Is Microsoft killing the Kin already?

Summary:There is news coming out that Microsoft may be killing off the Kin and rolling the team into Windows Phone 7. This is understandable given the rather limited enthusiasm for Kin and need to focus efforts to take on the iPhone and Android platforms.

While the idea of a socially connected phone targeted towards the younger "upload generation" sounded like a good idea, the high cost of data, additional Zune services, and actual limited social networking support made the Kin a device that few seem to have embraced. I gave the Kin One and Two to my daughters to use for a week and neither were that enthusiastic about the device. I tried it out, but also did not like the limited social networking functionality and inconsistent user interface. It is a tough sell to convince people to buy a Kin when there are more capable smartphones in the same price range with the same monthly data fees and free streaming music. Thus, it is no real surprise that Gizmodo posted news that the Kin is dead and will not be shipping to Europe or have a team dedicated just to the Kin. CNET also reported that Microsoft made the following official statement:

We have made the decision to focus exclusively on Windows Phone 7 and we will not ship KIN in Europe this fall as planned. Additionally, we are integrating our KIN team with the Windows Phone 7 team, incorporating valuable ideas and technologies from KIN into future Windows Phone releases. We will continue to work with Verizon in the U.S. to sell current KIN phones.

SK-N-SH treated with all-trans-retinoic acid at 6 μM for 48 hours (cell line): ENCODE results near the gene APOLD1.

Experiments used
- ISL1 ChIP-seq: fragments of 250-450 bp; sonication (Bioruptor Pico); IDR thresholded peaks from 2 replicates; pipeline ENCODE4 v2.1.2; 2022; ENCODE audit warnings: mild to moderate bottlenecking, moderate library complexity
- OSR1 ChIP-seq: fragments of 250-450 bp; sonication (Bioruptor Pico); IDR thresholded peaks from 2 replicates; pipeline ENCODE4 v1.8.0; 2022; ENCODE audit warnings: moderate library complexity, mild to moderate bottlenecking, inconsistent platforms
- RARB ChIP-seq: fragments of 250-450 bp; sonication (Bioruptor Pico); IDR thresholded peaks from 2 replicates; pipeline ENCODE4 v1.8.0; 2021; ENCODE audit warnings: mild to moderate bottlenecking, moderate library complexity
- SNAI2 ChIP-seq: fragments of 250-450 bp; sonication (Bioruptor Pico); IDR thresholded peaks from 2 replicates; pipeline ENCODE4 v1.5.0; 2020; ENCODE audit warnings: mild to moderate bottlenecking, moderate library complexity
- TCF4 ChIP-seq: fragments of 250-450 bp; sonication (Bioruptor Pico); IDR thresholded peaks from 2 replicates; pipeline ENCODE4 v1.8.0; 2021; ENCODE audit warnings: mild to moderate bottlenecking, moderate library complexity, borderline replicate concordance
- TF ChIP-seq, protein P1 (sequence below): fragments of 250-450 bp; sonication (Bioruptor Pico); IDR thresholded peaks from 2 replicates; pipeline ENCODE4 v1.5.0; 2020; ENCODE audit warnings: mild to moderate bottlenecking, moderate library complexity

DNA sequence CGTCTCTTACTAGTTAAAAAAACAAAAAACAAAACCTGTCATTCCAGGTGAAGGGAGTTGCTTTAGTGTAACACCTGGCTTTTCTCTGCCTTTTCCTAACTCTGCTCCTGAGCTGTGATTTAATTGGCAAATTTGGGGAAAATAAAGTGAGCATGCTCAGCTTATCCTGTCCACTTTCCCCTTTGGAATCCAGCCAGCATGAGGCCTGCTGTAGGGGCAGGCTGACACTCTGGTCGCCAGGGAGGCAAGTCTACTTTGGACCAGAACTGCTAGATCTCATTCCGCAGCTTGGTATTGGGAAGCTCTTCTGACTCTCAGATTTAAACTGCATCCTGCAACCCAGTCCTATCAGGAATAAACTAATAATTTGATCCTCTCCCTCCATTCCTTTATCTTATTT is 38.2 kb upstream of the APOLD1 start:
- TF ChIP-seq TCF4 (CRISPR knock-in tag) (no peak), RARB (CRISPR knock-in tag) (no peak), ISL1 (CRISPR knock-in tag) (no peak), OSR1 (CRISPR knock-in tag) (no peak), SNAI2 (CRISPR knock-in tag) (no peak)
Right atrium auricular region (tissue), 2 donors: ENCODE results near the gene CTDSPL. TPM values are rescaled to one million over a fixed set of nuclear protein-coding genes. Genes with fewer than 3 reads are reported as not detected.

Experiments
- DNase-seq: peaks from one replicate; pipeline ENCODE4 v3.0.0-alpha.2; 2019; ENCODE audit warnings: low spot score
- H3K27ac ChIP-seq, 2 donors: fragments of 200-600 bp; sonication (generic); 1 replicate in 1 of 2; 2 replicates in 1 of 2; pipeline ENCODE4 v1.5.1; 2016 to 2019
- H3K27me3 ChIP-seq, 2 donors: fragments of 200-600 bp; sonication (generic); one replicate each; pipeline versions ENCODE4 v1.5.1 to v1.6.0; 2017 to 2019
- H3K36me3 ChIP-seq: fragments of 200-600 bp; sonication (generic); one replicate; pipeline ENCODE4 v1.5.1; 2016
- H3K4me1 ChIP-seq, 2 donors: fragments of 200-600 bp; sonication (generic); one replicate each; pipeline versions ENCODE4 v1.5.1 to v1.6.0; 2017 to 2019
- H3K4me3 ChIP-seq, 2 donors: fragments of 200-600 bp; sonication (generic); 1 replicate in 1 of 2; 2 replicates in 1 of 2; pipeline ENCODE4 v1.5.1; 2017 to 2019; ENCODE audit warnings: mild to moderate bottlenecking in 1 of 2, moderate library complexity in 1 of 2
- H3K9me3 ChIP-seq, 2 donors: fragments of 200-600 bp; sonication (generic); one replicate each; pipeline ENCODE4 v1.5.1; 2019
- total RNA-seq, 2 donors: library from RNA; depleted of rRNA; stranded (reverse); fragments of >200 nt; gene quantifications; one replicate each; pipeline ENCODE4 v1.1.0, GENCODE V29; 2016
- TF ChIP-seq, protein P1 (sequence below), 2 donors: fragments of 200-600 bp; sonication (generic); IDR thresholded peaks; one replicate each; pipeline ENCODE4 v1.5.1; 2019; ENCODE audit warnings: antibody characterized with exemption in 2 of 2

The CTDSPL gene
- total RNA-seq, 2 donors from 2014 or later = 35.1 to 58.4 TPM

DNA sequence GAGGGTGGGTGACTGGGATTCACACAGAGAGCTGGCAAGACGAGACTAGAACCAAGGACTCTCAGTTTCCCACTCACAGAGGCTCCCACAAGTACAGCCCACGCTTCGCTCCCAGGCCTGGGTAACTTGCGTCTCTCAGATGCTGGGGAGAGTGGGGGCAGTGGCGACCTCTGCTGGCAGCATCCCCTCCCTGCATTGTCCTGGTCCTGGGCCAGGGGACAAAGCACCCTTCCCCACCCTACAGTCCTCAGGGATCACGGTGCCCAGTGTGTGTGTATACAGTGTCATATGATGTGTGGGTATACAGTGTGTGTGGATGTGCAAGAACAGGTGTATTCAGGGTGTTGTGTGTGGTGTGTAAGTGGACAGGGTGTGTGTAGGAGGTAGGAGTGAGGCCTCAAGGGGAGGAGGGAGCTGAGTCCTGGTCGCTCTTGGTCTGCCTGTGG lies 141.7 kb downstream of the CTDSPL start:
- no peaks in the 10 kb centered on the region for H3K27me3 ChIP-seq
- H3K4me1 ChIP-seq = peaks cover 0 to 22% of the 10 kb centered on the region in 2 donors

The Kin (aka Pink) phones and operating system were under development for years and it is sad that they are going away so quickly after launch. I do think there is some pieces that may be salvaged and rolled into Windows Phone 7, but Microsoft really does need to focus on a single strategy if it hopes to challenge Google Android and Apple iPhone in the smartphone market. It is actually pretty surprising that they made this costly decision so quickly and may actually gain them some favorable points with smartphone enthusiasts who probably prefer they focus rather than drag on with a limited phone platform.

Topics: Social Enterprise, Collaboration, Hardware, Microsoft, Mobility, Smartphones, Telcos

About

Matthew Miller started using a mobile devices in 1997 and has been writing news, reviews, and opinion pieces ever since. He is a co-host with GigaOM's Kevin Tofel on the MobileTechRoundup podcast and an author of three Wiley Companion series books. Matthew started using mobile devices with a US Robotics Pilot 1000 and has owned over 200 d... Full Bio

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